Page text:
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A relatively flat month in August is not deterring optimism for the remainder of the year in the Northern Virginia real-estate industry, which continues to make do to a severe lack of available inventory.

“As the leaves begin to fall, so might housing inventory, but Northern Virginia Realtors still expect buyer and seller activity to pick up this season,” said Christine Richardson, president of the Northern Virginia Association of Realtors (NVAR) and an agent with Weichert in Great Falls.

Prospective buyers are navigating the current environment carefully, trying to avoid pitfalls, NVAR officials said. And having learned the lessons of the real-estate bubble a decade ago, they are focused on not overspending.

“It’s a busy market, but buyers and their Realtors are educated and cautious,” Richardson said. “Despite low interest rates and falling inventory, we’re not seeing dramatically escalating prices.”

Inventory has been an ongoing issue since back in 2015, but the issue has accelerated over the past year for a variety of reasons. In August, the 2,595 homes on the market represented a drop of fully one-third compared to 3,875 properties from a year before.

(Figures represent data from Arlington and Fairfax counties and the cities of Alexandria, Fairfax and Falls Church.)

The inventory dropoff is widespread, but is most concentrated in areas around the planned Amazon “HQ2” in Crystal City, Pentagon City and Potomac Yard. Alexandria saw a year-over-year inventory decline 64 percent, while Arlington saw a dip of 52 percent, as property owners are holding onto their homes in expectation – real or imagined – that prices will continue to rise and investors are snapping up homes while taking a hold-and-wait approach.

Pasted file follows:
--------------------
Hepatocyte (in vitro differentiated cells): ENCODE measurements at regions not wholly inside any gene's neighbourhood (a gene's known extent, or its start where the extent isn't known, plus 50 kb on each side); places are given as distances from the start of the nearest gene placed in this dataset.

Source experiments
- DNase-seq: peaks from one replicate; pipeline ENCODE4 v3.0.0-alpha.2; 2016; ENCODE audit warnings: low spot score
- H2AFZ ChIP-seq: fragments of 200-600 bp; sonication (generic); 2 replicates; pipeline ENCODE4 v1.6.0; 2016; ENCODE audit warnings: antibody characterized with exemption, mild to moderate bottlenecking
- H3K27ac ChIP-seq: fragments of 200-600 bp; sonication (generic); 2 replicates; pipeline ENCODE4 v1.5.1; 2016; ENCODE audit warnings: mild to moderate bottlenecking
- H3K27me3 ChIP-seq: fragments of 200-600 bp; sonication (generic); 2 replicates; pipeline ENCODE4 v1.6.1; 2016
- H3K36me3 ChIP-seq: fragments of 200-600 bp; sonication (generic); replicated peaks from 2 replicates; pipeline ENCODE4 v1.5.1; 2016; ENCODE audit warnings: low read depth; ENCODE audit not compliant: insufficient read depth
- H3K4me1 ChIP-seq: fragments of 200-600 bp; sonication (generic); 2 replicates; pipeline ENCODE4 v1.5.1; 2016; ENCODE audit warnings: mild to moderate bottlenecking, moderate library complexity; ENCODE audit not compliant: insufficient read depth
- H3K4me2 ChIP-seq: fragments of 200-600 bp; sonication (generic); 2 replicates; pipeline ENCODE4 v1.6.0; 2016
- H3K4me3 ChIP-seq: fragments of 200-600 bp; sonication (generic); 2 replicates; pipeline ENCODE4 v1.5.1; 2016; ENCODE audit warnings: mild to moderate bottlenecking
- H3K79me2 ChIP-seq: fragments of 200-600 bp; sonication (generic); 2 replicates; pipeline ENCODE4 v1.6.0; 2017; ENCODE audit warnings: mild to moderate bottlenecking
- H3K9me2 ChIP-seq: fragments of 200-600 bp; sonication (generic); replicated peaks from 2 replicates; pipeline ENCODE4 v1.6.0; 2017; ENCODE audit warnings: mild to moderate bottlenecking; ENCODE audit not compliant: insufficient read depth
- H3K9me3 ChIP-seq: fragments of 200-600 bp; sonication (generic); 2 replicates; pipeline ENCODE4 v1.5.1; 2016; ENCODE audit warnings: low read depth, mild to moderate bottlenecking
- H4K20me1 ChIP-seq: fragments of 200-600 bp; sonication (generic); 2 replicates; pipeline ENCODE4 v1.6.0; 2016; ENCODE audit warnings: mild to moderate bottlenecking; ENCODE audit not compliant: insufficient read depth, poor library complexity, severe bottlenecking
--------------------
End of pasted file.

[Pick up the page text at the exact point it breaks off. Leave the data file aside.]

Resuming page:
But Amazon is only one factor affecting the marketplace.

“This [low inventory] is not something that emerged all of a sudden. This is not something that happened because Amazon HQ2 was announced in November. This is a continuation of the trend,” said Terry Clower, director of the George Mason University Center for Regional Analysis, which partners with NVAR.

While the lack of inventory has bumped up prices in recent months, August was relatively flat: The average price of a single-family home rose 4 percent to $831,889, with the average price of attached properties (townhouses/rowhouses) falling 1.8 percent and the average price of condominiums up 1 percent.

A total of 194 properties across Northern Virginia went to closing for more than $1 million in August, including eight selling for $2.5 million or more. Total sales volume for the month was $1.2 billion, down a fraction of a percent from a year before.

High prices are forcing prospective buyers to get creative, particularly if they cannot tap previous equity to fund purchases.

“We are seeing more first-time buyers investing with a friend or family member in order to be able to afford the purchase,” Richardson said. “I am currently working with several first-time buyers in their 30s who are looking for something with at least two bedrooms and two baths, so they can rent out a room to help cover their new mortgage payment.”

August often marks the turning point of Northern Virginia’s cyclical real-estate calendar, with the top sales of the year usually occurring in May, June and July before mellowing in autumn and (sometimes) hibernating in winter. But there does seem to be good news on the horizon: Homes under contract and pending sales were higher in August from a year ago, suggesting the fall market may have some spring in its step – which might even continue into the winter months.

Data represent most, but not all, homes on the market. Figures are preliminary, and are subject to revision.

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